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Comment #3 posted by Patrick on August 01, 2001 at 09:36:00 PT
I suspect the author is uncomfortable because he still is holding on to the lies and propaganda he has been fed all of his life about marijuana. Many people have seen Reefer Madness and unwittingly take it for face value. They don't know any better. While those of us that partake and have experimented with other substances know what the effects of a "buzz" are really like, we are still a minority in the population. So I can understand and relate to his being uncomfortable. The good thing is that he admits he is willing to listen now. The others (the majority) that feel this way as well seem to be at least opening their minds to debating an issue that has been off limits for far too long. AMEN
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Comment #2 posted by greenfox on August 01, 2001 at 08:33:11 PT
"Who the hell cares if this writer feels "uncomfortable"? What does that mean, anyway?" Well, I think it's pretty simple. They want you to "listen" to those "druggies" but don't really pay attention to them. You see people, the general tone is changing. They still have the need for groups, (us vs. them mentality,) and it's f****** sad. I would hate to be on the OTHER side when all is said and done. Cowards. :)sly in green, foxy in kind.-gf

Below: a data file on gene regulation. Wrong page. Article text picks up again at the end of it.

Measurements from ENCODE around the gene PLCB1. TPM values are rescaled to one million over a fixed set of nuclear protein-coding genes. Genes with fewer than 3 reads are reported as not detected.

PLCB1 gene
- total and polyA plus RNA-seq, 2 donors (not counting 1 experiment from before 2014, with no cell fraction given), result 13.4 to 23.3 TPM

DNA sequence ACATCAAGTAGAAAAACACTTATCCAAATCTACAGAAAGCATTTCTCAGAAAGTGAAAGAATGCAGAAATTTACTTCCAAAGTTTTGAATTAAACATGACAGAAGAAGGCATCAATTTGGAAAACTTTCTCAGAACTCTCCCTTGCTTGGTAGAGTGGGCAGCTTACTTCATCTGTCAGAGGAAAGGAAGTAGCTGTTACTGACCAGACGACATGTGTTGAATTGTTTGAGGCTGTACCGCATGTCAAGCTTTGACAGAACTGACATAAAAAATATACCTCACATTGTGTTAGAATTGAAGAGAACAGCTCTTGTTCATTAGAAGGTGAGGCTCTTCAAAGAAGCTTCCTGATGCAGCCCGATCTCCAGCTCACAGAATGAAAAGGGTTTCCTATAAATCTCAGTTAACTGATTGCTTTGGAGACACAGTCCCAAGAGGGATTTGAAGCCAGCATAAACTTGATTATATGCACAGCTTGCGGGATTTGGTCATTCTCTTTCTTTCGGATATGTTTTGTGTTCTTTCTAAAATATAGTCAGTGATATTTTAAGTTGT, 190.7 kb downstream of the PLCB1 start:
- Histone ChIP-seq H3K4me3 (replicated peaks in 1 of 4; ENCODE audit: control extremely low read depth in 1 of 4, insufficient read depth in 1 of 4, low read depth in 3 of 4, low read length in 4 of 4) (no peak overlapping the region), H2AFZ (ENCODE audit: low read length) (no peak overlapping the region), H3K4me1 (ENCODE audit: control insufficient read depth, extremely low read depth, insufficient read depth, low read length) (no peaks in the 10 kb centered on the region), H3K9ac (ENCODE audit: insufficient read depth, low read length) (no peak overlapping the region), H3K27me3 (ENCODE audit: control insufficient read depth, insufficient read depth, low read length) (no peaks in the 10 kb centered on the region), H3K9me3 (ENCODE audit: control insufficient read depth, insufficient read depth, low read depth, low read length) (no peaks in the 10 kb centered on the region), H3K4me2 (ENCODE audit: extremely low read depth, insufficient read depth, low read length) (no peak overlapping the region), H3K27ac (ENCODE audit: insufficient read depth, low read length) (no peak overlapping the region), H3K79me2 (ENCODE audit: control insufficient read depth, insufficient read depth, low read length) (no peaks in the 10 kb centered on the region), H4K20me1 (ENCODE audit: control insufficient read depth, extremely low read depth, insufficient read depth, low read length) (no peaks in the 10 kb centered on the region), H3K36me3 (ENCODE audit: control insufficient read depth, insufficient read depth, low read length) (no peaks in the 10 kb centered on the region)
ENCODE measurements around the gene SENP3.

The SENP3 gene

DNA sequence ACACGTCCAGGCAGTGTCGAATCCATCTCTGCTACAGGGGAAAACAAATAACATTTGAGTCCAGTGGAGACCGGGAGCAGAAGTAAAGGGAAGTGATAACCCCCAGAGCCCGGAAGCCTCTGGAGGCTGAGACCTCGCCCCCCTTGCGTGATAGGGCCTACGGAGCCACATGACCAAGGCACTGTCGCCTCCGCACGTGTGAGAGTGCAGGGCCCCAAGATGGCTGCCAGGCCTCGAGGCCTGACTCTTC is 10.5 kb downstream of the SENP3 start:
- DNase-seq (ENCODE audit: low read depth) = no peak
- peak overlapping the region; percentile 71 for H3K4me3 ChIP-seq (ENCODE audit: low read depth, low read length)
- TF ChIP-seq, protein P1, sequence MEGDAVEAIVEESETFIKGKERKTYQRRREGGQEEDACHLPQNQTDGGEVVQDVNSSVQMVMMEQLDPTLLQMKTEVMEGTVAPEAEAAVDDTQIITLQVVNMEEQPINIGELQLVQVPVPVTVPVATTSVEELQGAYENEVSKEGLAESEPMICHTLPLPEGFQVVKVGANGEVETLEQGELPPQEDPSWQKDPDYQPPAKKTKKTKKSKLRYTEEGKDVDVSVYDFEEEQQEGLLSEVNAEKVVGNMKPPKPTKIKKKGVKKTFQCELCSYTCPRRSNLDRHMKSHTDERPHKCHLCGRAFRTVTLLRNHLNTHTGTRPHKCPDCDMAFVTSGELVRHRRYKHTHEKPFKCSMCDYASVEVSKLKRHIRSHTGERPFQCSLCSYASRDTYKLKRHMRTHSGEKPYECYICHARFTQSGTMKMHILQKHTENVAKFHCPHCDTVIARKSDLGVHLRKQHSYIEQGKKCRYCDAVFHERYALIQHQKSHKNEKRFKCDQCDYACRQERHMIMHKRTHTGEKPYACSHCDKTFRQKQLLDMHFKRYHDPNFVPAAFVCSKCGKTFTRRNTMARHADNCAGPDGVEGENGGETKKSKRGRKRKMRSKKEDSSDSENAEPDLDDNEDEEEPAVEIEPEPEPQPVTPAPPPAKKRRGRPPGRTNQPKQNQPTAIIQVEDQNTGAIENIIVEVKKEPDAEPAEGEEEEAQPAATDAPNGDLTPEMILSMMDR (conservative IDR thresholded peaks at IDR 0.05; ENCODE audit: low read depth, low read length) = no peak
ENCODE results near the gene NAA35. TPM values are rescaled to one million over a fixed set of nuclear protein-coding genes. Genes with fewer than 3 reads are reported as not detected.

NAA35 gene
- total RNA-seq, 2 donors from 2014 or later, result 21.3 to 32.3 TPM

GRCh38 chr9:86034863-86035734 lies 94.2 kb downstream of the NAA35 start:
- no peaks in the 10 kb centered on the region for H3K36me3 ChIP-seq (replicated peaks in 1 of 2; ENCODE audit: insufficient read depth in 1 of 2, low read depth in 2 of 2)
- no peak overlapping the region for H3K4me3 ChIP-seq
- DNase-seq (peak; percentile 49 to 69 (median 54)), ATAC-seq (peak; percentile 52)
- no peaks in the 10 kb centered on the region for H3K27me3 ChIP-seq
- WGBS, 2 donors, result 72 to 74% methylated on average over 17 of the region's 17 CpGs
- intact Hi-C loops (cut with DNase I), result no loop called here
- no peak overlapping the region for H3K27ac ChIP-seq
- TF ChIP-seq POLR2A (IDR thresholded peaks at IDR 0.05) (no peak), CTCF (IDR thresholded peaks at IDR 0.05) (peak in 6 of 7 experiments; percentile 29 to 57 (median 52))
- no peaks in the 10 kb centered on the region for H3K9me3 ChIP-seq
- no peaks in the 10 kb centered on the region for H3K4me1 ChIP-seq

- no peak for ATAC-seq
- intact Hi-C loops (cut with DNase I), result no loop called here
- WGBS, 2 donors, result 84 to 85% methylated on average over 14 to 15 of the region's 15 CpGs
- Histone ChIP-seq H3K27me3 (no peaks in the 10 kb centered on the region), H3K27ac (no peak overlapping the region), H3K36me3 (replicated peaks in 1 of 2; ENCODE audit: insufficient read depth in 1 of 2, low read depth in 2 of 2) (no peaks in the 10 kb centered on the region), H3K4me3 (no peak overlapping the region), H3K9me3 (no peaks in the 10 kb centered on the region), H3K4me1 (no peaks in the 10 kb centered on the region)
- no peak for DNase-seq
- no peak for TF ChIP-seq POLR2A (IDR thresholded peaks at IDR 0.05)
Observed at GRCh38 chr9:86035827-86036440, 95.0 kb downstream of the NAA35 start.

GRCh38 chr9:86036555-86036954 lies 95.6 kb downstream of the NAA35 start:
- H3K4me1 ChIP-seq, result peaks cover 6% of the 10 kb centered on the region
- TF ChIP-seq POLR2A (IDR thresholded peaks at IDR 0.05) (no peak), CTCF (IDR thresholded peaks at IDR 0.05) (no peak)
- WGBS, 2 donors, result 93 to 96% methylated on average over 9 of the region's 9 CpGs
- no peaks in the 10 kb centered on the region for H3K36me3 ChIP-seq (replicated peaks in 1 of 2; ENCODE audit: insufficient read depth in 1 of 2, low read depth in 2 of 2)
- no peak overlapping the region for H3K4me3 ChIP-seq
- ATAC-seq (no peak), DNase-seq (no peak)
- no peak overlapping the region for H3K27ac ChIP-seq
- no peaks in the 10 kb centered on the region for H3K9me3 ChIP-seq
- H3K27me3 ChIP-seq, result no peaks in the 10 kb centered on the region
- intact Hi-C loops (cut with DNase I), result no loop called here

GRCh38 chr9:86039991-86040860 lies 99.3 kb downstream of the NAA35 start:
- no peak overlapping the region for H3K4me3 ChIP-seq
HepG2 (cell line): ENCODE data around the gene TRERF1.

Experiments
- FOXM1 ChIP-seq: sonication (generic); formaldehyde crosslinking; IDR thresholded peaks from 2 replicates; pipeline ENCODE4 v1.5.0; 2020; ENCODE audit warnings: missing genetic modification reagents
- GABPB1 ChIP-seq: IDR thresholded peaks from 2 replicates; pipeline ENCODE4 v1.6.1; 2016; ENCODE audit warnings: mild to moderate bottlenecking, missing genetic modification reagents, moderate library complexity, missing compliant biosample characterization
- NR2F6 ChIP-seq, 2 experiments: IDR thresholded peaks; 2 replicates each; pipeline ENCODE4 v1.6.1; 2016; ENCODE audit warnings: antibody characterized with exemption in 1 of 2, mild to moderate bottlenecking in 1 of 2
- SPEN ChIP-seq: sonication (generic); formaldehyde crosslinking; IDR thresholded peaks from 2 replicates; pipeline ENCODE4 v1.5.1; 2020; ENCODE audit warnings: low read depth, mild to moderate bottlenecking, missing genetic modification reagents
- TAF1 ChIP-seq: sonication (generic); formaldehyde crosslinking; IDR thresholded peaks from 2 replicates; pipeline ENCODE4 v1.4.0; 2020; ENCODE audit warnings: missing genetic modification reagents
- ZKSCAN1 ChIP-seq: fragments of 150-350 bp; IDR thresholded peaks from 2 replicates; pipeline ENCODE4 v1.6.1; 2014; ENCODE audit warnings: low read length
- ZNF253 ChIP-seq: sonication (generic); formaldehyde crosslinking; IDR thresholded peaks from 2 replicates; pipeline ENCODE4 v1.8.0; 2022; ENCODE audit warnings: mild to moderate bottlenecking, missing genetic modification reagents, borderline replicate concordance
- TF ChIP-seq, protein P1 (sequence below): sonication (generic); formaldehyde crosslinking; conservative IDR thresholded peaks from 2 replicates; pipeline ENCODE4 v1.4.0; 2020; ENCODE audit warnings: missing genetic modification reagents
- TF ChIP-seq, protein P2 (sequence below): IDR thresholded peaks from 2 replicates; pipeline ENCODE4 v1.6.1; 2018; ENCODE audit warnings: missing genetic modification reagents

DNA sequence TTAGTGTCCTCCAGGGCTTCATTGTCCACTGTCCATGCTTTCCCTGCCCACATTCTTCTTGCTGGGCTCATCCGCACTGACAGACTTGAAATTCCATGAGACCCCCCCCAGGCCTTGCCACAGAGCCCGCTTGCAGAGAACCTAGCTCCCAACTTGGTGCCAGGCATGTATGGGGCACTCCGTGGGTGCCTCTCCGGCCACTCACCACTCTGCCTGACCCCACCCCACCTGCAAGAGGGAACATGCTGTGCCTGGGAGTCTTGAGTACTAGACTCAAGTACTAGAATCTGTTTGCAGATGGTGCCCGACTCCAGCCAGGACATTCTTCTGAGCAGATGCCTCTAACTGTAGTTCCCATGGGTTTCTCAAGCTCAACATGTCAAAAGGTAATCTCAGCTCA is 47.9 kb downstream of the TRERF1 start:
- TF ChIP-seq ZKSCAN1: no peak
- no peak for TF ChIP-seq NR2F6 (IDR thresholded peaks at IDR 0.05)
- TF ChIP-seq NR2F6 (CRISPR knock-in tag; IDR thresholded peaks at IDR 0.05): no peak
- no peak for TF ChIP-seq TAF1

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Comment #1 posted by Harvey Pendrake on August 01, 2001 at 07:54:50 PT
Is there a point to this?
Who the hell cares if this writer feels "uncomfortable"? What does that mean, anyway? I feel uncomfortable around boring people.Anyway, what is the point the author is making (if there is one)? Is it that people who make him feel "uncomfortable" should be arrested and sent to jail?